Last Week in Deferred and Non-Prosecution Agreements: Arming China and Stealing Trillions from Municipalities

I’m so old I remember the time, four years ago, when Democrats hated Deferred Prosecution Agreements.

Back in the days when Chris Christie, former US Attorney, was challenging Jon Corzine, once and future bankster, to be governor of New Jersey, Democrats made hay of the significant numbers of DPAs Christie signed, mostly with a series of medical device companies busted for kickbacks. After it was revealed Christie had picked his former boss, John Ashcroft, to make $52 million monitoring one of those medical device companies, it became a convenient way to show the corporatist corruption of Christie.

There was even a bit of discussion, in early 2009, about whether DPAs made banks more likely to engage in fraud because they assumed they’d get a DPA rather than a prosecution. Those discussions largely centered on the two DPAs AIG got in the mid-00s for fraudulently hiding its risk, which nevertheless didn’t prevent AIG from taking on so much risk it blew up the entire financial system. One of the monitors of those DPAs–who arguably should have but didn’t see AIG’s ongoing fraud–was a guy by the name of James Cole. He’s now the Deputy Attorney General.

And as recently as 2010, NJ Congressman Bill Pascrell had this to say, in response to the publication of a GAO report showing some improvement but greater need for oversight over DPAs.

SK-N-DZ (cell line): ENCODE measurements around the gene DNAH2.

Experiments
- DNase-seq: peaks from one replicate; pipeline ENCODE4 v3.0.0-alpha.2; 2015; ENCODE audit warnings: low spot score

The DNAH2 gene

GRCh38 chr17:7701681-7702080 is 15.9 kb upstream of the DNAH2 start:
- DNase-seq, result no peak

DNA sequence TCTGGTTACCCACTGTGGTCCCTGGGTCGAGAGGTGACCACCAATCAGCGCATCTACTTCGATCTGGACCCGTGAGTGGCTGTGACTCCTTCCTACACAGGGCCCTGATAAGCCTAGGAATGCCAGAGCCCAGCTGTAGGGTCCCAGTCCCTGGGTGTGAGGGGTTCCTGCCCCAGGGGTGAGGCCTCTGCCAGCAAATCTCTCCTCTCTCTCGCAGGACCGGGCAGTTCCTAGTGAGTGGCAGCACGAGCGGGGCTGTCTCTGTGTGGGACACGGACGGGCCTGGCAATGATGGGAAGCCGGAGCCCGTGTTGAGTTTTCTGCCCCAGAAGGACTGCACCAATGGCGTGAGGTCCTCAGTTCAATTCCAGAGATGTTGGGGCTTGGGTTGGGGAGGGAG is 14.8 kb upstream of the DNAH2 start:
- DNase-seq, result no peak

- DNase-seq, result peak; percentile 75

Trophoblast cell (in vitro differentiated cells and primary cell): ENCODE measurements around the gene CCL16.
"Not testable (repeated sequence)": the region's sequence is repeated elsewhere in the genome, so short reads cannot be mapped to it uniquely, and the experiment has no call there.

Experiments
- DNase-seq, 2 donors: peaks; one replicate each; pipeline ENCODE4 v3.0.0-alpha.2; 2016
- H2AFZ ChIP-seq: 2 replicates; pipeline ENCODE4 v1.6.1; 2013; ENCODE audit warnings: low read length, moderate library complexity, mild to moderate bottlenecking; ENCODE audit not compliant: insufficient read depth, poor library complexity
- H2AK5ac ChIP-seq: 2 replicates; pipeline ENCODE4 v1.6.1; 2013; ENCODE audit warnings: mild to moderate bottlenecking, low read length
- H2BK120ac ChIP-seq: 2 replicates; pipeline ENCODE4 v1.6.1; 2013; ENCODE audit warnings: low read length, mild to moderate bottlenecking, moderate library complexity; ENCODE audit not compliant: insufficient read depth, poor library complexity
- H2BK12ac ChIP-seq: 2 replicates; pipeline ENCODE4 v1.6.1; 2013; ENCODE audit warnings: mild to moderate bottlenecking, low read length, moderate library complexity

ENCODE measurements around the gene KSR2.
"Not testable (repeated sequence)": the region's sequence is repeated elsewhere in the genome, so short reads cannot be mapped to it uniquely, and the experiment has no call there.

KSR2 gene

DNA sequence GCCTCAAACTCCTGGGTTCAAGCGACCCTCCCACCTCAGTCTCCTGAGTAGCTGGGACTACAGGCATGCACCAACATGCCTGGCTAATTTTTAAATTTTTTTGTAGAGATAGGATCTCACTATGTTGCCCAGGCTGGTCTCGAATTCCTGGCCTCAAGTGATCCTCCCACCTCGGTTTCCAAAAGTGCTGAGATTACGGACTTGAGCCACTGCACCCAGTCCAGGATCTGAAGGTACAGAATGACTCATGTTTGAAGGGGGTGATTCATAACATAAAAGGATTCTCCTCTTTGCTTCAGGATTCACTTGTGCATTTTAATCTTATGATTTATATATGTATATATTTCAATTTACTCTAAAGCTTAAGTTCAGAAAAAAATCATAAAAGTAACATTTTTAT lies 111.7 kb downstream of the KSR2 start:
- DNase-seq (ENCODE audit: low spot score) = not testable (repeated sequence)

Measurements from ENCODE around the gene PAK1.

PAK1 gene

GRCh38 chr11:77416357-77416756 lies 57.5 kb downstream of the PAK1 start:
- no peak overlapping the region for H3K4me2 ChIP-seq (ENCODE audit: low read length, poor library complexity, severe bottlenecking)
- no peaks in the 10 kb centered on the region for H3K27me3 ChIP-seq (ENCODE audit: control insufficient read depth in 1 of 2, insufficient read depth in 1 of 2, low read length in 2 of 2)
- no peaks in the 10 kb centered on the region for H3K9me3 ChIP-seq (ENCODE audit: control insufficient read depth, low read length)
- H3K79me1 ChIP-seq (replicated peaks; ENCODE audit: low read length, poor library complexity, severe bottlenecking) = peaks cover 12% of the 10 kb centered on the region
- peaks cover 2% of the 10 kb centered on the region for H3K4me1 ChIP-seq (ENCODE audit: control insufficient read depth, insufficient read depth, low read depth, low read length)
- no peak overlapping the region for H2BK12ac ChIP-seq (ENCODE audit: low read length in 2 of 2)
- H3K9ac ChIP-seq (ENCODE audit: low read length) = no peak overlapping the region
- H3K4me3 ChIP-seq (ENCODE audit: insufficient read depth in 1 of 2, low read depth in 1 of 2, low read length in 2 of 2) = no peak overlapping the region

One cannot ignore the spike of 38 deferred prosecution agreements in 2007, up from a mere four agreements in 2003. That proves that what was supposed to be an option to be used in rare circumstances had become the norm at the Department of Justice.


It is imperative that the Congress reign in the unmitigated power that federal prosecutors hold to serve as judge, jury and sentencer in the deferred prosecution process.

And yet I have heard very little about the two DPAs signed last week–perhaps because big corporate impunity has become such a common occurrence in the post-crash era.

First, there’s the deal Pratt & Whitney and two subsidiaries signed for evading export restrictions to help China build an attack helicopter. Effectively Pratt & Whitney laundered their production of some development helicopters–plus the military grade engine control module software to go with them–through a Canadian subsidiary. And when they finally admitted they had deliberately avoided US export restrictions on military equipment, they lied to DOJ about doing so. While they have to pay a $75 million fine, some of the charges are being deferred. And no individual has been charged with helping China get a helicopter designed to attack tanks.

So DOJ’s punishment for a defense contractor to put Chinese civil contracts ahead of US national security is a big fine, deferred prosecution, but no jail time.